And, these fixes are just bandages—temporary, short-term solutions for controlling in-home moisture levels. We predict that after about two weeks of beeping dehumidifiers, you’re going to get very tired of temporary solutions.

That’s why we love HVAC solutions that include whole-house dehumidification to help stop moisture issues for good.

Long-term moisture control solutions

The key to a permanent moisture control solution is two-fold:

  1. Keep excess moisture out of your house in the first place, and
  2. Make sure your HVAC system is up to the challenge of removing any excess moisture that does get in.

Let’s talk through both of these briefly.

What causes too much moisture in a house? 

To understand the recommendations here, we need to discuss the basics of how moist air moves in and out of a home—including a phenomenon known as the Stack Effect.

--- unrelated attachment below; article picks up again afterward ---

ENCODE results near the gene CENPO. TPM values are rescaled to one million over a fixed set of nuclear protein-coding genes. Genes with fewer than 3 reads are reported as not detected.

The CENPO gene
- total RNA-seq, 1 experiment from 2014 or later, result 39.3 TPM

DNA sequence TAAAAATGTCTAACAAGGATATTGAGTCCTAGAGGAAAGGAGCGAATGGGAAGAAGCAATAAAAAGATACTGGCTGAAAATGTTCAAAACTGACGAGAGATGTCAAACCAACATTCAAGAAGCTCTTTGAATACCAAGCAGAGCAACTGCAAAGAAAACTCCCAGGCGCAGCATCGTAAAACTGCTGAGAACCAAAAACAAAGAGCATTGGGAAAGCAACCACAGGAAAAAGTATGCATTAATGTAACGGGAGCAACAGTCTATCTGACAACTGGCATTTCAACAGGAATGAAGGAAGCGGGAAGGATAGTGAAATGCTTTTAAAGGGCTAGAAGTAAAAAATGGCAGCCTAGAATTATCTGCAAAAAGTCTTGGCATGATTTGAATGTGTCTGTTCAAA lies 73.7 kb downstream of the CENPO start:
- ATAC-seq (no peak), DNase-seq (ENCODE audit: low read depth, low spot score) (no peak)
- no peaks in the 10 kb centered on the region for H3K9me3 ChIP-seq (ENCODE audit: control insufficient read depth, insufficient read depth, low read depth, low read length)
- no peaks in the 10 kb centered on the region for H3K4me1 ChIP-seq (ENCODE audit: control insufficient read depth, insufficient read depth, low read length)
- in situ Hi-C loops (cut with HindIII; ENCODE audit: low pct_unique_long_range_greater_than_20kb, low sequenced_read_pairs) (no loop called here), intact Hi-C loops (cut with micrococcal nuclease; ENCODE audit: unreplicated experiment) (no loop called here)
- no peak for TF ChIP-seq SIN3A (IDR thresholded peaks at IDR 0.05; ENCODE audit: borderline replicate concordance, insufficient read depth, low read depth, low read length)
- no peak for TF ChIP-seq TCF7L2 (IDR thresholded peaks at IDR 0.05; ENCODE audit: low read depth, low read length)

The Stack Effect is a fancy term for the way that warm, dry air rises and escapes through the upper levels of a home, while cooler, wetter air is sucked from below. Watch the video below for a quick explainer.

Most American homes don’t have a functioning barrier between the air on the inside of the house and the air on the outside.

And outside air is a genius at getting in—which is why the Stack Effect works so darn well.

Taking in too much outside air is also a clear sign that your house is wasting energy. So how do you fix it?

Here’s how to keep moisture out of your house

So your mission—should you choose to accept it—is to bring the Stack Effect cycle to a halt by doing two things:

  1. First, call in a professional to close up the tiny holes and gaps in your home that are allowing lots of air exchange with the outside.